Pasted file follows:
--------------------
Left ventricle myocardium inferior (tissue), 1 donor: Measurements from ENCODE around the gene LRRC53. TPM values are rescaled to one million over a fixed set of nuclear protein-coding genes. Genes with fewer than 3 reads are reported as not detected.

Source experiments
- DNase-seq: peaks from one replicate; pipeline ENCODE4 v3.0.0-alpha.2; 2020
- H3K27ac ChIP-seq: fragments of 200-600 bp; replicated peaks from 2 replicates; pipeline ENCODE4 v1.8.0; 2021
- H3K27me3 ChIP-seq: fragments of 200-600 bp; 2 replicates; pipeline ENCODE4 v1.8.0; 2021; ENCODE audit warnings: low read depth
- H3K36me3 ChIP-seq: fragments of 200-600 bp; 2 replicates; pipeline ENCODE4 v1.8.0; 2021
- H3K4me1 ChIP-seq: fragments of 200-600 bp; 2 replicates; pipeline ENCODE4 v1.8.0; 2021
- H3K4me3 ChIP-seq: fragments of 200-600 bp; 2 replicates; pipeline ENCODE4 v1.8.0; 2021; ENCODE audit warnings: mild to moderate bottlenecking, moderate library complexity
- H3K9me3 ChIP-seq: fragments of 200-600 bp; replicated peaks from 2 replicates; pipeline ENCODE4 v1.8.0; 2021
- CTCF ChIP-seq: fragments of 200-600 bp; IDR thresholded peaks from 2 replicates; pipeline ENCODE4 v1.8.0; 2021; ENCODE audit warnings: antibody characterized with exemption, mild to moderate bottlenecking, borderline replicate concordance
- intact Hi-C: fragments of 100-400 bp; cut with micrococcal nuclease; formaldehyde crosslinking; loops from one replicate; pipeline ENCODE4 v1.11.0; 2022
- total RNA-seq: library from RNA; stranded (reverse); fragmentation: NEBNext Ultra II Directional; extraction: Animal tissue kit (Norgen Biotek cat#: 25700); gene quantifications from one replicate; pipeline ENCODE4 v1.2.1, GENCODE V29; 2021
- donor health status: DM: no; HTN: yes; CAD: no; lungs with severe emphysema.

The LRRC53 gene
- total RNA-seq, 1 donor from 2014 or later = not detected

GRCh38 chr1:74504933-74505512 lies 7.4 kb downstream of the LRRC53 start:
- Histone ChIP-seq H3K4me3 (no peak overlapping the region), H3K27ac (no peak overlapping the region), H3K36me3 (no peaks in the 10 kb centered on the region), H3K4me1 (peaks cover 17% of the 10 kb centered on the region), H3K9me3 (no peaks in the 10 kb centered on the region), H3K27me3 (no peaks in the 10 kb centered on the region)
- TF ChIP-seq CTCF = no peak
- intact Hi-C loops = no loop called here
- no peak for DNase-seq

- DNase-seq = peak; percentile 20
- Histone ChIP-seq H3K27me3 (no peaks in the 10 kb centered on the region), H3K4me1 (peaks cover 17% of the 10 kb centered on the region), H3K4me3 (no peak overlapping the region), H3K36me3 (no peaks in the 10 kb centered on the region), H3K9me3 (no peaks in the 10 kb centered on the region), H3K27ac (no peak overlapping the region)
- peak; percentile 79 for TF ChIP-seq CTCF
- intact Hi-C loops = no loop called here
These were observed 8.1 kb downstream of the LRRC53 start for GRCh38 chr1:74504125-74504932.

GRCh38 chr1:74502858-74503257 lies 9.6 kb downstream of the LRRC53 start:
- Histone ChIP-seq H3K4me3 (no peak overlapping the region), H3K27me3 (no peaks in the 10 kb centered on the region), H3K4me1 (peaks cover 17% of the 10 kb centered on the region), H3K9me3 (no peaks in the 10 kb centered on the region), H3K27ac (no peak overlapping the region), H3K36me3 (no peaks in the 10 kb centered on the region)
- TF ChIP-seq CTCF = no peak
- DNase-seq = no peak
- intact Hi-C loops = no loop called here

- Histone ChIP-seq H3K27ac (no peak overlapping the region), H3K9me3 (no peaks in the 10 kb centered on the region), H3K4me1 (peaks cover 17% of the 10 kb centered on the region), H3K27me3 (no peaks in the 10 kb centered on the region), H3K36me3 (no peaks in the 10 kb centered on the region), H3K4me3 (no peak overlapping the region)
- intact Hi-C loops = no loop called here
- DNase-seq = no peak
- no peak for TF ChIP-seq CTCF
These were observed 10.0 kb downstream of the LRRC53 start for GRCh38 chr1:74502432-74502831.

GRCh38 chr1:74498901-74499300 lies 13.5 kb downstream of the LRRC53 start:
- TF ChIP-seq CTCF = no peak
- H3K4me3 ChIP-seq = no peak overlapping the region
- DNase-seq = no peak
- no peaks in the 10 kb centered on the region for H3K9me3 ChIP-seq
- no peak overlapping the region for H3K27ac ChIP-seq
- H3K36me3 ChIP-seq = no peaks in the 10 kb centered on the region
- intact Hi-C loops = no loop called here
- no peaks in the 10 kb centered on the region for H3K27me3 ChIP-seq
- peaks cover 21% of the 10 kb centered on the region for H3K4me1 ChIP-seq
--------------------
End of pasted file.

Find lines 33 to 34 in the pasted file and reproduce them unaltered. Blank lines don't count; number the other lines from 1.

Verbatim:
- DNase-seq = no peak
- no peak for TF ChIP-seq CTCF